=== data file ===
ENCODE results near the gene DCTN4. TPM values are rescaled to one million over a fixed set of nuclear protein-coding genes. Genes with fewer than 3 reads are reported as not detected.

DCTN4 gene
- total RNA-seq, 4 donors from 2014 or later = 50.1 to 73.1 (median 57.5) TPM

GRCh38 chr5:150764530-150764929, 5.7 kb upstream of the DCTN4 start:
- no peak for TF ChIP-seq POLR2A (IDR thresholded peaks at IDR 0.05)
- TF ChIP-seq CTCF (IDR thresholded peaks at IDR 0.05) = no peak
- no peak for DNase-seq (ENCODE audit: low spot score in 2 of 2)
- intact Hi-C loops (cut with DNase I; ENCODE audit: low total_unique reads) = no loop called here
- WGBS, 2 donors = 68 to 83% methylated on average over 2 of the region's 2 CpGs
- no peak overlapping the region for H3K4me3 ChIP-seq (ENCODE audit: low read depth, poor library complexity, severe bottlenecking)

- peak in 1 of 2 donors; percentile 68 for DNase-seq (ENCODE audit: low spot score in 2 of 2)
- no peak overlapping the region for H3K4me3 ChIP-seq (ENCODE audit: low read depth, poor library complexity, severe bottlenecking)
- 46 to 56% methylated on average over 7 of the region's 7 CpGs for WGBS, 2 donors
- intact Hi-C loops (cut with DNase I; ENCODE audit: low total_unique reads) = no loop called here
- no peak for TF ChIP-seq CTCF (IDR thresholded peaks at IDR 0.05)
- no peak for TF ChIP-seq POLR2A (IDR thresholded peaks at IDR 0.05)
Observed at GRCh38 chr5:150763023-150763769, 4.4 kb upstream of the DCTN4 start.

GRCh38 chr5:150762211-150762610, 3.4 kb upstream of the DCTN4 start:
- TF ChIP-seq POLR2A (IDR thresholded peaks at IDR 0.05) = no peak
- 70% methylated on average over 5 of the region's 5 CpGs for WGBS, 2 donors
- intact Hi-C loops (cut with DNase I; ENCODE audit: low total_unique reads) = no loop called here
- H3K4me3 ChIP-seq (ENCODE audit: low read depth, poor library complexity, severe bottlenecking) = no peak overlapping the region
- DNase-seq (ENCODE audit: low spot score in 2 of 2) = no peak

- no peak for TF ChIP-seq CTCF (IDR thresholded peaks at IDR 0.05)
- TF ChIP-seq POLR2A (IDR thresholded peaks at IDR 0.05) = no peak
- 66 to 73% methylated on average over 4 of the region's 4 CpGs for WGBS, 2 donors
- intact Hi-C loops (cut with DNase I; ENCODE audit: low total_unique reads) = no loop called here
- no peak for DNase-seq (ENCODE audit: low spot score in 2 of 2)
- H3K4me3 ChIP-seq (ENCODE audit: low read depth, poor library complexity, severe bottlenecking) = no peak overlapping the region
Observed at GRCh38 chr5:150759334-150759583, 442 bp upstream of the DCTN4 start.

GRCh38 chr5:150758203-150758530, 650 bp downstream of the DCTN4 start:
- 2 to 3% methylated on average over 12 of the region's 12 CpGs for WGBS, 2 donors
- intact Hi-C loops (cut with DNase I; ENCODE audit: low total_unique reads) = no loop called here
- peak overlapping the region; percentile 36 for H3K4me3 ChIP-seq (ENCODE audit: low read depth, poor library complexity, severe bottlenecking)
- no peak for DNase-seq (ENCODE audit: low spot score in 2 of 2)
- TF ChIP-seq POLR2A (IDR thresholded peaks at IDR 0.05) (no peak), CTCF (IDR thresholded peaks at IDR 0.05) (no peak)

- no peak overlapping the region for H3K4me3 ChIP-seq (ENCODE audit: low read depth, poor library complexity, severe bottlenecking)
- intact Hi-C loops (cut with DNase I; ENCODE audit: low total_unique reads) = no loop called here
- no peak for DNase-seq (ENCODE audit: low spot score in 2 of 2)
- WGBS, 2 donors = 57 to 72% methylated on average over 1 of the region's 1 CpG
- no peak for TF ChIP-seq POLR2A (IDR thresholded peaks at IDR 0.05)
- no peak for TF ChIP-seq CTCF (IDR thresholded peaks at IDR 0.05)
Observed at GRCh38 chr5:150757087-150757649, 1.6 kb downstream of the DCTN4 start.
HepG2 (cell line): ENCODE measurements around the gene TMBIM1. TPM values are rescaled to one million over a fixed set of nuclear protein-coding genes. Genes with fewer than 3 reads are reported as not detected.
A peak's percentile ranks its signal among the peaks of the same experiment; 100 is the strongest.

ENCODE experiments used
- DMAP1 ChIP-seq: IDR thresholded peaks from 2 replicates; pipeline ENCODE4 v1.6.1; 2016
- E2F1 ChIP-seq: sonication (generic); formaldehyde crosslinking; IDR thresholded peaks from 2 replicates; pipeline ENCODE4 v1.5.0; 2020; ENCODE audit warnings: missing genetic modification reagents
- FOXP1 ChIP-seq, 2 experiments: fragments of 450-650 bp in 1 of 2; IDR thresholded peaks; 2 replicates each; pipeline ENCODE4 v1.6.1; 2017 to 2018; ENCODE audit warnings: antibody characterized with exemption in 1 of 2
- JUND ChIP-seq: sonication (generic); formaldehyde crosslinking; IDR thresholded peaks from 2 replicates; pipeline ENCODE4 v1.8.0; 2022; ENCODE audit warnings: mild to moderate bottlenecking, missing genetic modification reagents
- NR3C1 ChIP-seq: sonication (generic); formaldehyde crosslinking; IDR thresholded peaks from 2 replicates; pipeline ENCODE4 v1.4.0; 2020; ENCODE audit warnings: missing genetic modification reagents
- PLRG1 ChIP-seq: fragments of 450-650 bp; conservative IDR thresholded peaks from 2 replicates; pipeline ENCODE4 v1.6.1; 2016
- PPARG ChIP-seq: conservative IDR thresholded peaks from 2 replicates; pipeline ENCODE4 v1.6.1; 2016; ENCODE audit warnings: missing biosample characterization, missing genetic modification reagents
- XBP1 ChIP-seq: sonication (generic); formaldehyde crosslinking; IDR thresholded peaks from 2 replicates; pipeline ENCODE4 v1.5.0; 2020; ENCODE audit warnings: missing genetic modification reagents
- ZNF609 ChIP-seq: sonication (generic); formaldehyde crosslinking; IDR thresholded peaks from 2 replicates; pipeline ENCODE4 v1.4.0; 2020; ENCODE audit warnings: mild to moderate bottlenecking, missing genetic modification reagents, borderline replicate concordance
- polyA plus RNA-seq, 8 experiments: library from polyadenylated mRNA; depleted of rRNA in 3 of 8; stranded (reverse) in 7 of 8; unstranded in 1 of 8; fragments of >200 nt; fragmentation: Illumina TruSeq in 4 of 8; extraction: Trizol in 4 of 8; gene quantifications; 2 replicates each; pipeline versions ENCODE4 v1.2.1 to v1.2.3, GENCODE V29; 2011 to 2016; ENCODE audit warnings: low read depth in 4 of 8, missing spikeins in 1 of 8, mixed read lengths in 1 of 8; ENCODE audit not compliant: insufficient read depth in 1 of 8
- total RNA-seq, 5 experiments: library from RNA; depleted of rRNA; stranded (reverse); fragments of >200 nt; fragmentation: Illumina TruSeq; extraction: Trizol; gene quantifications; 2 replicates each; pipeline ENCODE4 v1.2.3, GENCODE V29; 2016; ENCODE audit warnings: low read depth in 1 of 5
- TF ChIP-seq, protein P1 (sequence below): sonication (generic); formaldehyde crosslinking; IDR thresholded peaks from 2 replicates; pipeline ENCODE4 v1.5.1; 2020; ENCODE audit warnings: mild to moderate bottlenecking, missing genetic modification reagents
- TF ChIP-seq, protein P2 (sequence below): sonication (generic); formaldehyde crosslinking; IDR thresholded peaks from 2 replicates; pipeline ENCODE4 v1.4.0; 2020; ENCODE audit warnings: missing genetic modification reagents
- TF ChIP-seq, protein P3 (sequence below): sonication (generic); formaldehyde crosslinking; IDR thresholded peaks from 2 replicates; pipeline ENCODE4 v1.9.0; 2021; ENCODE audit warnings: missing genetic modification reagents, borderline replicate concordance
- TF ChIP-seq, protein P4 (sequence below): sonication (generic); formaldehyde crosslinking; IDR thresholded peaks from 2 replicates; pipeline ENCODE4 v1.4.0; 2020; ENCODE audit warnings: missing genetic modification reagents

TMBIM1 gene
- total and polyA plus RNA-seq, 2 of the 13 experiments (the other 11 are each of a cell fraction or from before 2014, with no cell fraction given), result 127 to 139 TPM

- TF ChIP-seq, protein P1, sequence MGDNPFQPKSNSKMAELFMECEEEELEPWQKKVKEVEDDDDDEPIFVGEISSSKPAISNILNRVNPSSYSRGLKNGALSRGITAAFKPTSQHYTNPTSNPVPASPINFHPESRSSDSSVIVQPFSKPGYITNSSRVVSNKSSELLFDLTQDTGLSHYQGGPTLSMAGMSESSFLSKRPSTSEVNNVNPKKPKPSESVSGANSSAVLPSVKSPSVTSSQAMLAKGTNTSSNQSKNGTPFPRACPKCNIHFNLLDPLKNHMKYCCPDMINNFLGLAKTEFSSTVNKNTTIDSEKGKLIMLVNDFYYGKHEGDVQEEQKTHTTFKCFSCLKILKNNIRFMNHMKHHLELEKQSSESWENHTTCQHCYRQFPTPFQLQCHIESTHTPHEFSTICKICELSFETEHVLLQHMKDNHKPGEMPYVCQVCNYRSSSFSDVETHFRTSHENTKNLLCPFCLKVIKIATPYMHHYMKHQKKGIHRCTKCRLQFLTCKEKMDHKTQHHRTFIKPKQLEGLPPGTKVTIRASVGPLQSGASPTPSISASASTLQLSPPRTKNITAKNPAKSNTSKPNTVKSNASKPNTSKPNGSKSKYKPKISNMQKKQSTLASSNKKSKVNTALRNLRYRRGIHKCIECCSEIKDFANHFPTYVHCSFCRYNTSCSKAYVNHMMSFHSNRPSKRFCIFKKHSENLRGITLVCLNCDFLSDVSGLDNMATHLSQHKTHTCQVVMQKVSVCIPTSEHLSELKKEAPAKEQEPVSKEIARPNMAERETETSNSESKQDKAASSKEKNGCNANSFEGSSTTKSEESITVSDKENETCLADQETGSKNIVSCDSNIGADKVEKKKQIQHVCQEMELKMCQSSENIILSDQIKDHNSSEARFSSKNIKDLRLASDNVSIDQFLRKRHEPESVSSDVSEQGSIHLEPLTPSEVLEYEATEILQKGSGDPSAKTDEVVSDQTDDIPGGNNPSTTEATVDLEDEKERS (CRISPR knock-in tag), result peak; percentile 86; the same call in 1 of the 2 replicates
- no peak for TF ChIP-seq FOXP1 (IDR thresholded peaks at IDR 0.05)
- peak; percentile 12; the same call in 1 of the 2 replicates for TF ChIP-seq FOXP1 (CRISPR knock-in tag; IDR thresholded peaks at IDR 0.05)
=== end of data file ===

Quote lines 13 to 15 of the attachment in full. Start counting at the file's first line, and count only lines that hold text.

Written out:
- 46 to 56% methylated on average over 7 of the region's 7 CpGs for WGBS, 2 donors
- intact Hi-C loops (cut with DNase I; ENCODE audit: low total_unique reads) = no loop called here
- no peak for TF ChIP-seq CTCF (IDR thresholded peaks at IDR 0.05)